Autor: Dennis Jackstien

Lighting technology (6 / 10): Luminaire Types

We are continuing the popular series on lighting technologies by Dennis Jackstein.

Variety of luminaire systems

There is an almost unmanageable variety of different types of luminaire systems for the film and television sector. Some are used comparatively rarely and are designed only for specific applications. Examples include chasers, spacelights or dinos.

The range of products on offer has once again increased significantly due to LED technology. Especially for variants of softlights, which are equipped with LEDs in almost all conceivable forms. From small, battery-powered light bars to huge, flexible light mats.

In this article, however, we want to focus on the "classics", which are used again and again in a wide variety of applications – nowadays often already equipped with LEDs, of course.

These classic luminaire systems are:

  • Fluter / Openface
  • PAR headlights
  • Step lens headlights
  • Profiler
  • Softlights

Everyone should know these systems. In the following we present you individually explaining the differences.

Note: For many of the classic luminaire systems, there are several names at the same time. On the one hand, of course, there is often a German and an English term, which are also used mixed in this country. But also in German or English sometimes different terms exist in parallel. Depending on which region you are in or in what application area. We will mention the most common names.

Openface / Fluter

The floodlight is a simple headlamp that works without lenses and bundles the generated light only by a reflector.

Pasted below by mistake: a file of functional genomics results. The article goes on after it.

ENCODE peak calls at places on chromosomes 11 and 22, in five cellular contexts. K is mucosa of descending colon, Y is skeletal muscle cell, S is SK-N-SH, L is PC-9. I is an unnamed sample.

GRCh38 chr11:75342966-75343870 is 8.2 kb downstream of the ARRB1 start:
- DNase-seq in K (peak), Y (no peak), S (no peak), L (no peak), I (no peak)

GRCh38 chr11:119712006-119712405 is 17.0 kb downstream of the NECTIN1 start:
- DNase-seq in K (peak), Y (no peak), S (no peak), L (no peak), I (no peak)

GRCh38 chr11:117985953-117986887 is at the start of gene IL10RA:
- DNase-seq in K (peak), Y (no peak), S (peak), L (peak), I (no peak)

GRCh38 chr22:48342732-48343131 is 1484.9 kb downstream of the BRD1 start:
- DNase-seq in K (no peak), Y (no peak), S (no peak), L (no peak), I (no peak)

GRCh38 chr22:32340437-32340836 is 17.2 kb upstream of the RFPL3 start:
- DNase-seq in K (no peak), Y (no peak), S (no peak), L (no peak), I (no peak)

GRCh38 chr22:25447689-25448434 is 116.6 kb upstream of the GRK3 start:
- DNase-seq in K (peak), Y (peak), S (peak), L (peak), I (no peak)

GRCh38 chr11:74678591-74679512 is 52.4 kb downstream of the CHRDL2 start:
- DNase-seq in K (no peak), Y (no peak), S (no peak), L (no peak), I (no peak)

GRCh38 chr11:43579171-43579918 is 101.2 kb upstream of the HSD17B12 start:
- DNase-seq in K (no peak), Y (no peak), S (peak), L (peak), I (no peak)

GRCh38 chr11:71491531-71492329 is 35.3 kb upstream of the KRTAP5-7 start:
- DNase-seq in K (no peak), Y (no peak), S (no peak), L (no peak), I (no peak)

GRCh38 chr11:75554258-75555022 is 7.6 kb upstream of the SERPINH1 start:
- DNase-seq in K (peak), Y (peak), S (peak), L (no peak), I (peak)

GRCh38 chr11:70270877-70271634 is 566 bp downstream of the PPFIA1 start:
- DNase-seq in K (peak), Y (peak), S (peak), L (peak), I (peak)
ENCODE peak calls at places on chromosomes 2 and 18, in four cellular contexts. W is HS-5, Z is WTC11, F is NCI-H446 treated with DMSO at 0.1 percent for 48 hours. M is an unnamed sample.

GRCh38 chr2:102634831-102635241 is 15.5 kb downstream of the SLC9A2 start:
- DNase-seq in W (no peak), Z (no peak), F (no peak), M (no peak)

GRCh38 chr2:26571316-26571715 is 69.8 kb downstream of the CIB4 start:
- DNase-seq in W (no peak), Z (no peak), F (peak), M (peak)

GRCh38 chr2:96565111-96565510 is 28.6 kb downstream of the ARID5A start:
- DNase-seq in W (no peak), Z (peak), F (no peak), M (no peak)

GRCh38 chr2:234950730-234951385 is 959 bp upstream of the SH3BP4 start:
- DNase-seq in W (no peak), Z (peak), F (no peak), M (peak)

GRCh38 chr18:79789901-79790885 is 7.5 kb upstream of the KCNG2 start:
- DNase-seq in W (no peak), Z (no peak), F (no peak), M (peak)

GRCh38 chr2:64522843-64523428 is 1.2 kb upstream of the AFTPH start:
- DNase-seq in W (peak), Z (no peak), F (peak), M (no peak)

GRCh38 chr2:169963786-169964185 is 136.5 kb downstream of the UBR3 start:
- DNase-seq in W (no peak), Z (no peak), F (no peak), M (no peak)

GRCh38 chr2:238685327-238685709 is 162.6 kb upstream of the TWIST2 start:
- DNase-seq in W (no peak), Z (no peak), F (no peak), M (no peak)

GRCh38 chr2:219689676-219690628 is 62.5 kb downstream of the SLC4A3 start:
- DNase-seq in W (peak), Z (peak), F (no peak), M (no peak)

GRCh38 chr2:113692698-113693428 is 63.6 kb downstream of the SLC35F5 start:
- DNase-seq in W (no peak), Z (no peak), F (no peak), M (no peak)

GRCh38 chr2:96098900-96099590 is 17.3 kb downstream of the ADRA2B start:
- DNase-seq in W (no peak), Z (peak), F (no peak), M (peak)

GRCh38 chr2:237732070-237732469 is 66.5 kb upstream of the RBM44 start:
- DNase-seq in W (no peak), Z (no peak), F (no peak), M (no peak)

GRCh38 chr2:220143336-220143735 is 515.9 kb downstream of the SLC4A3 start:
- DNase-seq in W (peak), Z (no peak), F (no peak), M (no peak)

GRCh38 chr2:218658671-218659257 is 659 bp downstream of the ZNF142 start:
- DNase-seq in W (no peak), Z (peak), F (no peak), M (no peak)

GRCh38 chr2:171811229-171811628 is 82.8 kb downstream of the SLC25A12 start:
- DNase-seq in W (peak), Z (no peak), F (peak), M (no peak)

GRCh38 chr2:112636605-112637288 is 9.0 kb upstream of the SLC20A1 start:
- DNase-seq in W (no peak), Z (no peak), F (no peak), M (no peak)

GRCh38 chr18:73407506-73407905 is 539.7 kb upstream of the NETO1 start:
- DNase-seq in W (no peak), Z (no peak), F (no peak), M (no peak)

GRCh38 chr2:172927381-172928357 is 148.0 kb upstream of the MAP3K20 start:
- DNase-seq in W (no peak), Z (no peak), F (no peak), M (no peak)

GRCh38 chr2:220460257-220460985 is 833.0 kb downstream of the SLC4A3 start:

Classic floodlights work with halogen lamps (often between 500 and 2,000 watts), but there are also floodlights with HMI torches or – in a modified design - also LEDs.

For very simple floodlights, the focus (scatter angle) is set. So-called horizon floodlights (also called cycloramas) use an asymmetric reflector to illuminate from a certain angle backsettlers, green screens and more evenly.

Frequently, floodlights also have an adjustable focus, such as the IANIRO  Redhead at the top of the picture, and can thus concentrate the light more strongly or spread further if necessary. However, very narrow scattering angles are not possible. In most cases, floodlights do not produce clean shadows, but show multiple shadows and less clean light gradients, compared to step lenses, for example.

The floodlight is therefore mainly used when it comes to producing as much light as possible with comparable little effort, but that does not have to be particularly precise. Typical applications are the use in combination with frost frames, reflectors or softboxes or for light effects in the background.